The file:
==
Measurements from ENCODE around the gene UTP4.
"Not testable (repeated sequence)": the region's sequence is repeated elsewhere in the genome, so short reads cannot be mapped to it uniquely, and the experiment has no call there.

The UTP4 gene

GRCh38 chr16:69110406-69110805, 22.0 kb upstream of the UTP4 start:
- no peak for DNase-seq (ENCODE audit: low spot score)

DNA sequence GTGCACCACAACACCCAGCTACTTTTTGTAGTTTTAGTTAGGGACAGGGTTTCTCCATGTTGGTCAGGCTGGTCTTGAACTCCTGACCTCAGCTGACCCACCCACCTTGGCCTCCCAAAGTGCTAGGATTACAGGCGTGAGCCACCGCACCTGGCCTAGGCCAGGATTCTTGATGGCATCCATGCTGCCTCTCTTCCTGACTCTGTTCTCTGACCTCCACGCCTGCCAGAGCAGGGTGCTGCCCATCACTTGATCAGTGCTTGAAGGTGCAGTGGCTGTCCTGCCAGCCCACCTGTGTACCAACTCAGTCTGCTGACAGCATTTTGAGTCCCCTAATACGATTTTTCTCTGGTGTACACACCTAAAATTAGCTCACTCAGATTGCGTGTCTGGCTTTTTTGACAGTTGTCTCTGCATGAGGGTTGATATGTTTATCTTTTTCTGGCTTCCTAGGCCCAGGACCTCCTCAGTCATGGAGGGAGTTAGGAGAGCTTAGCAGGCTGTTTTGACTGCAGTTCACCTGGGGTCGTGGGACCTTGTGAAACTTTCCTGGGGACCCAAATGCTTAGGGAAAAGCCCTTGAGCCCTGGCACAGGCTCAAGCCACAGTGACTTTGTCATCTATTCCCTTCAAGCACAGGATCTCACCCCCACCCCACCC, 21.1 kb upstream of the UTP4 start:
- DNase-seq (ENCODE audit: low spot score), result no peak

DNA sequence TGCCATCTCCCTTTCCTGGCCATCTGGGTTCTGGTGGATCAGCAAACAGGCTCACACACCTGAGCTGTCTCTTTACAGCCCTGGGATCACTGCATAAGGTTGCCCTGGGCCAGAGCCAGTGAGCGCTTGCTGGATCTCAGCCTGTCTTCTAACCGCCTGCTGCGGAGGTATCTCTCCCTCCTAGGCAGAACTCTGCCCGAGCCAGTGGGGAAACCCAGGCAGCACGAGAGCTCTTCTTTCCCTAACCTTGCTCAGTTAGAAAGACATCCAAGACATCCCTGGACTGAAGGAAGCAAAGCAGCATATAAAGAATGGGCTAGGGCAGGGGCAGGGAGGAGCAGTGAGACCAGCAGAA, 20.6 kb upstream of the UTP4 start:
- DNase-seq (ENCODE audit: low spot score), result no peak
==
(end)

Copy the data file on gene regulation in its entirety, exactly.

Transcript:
Measurements from ENCODE around the gene UTP4.
"Not testable (repeated sequence)": the region's sequence is repeated elsewhere in the genome, so short reads cannot be mapped to it uniquely, and the experiment has no call there.

The UTP4 gene

GRCh38 chr16:69110406-69110805, 22.0 kb upstream of the UTP4 start:
- no peak for DNase-seq (ENCODE audit: low spot score)

DNA sequence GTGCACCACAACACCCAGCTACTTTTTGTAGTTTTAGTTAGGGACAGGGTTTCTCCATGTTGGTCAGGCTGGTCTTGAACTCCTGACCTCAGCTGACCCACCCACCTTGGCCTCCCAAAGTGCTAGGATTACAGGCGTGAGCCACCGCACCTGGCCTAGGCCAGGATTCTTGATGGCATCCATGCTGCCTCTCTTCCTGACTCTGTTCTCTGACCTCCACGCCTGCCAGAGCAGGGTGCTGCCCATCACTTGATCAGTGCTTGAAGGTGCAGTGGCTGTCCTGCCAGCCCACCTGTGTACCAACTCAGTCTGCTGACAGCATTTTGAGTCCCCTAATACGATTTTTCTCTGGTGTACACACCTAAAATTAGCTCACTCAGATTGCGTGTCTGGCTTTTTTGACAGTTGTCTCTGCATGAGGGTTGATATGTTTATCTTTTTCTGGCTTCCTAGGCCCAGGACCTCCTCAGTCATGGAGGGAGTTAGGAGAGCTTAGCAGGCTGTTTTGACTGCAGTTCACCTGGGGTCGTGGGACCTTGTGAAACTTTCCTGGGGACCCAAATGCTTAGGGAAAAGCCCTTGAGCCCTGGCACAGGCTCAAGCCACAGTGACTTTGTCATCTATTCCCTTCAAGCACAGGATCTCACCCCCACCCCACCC, 21.1 kb upstream of the UTP4 start:
- DNase-seq (ENCODE audit: low spot score), result no peak

DNA sequence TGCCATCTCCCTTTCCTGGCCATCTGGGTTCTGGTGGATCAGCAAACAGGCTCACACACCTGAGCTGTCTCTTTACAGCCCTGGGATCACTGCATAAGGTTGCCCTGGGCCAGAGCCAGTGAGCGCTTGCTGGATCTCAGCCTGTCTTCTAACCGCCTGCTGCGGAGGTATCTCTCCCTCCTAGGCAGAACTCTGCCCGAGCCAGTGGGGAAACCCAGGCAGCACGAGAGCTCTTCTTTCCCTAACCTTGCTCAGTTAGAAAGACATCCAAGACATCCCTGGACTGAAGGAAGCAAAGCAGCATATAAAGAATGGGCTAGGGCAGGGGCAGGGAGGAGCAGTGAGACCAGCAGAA, 20.6 kb upstream of the UTP4 start:
- DNase-seq (ENCODE audit: low spot score), result no peak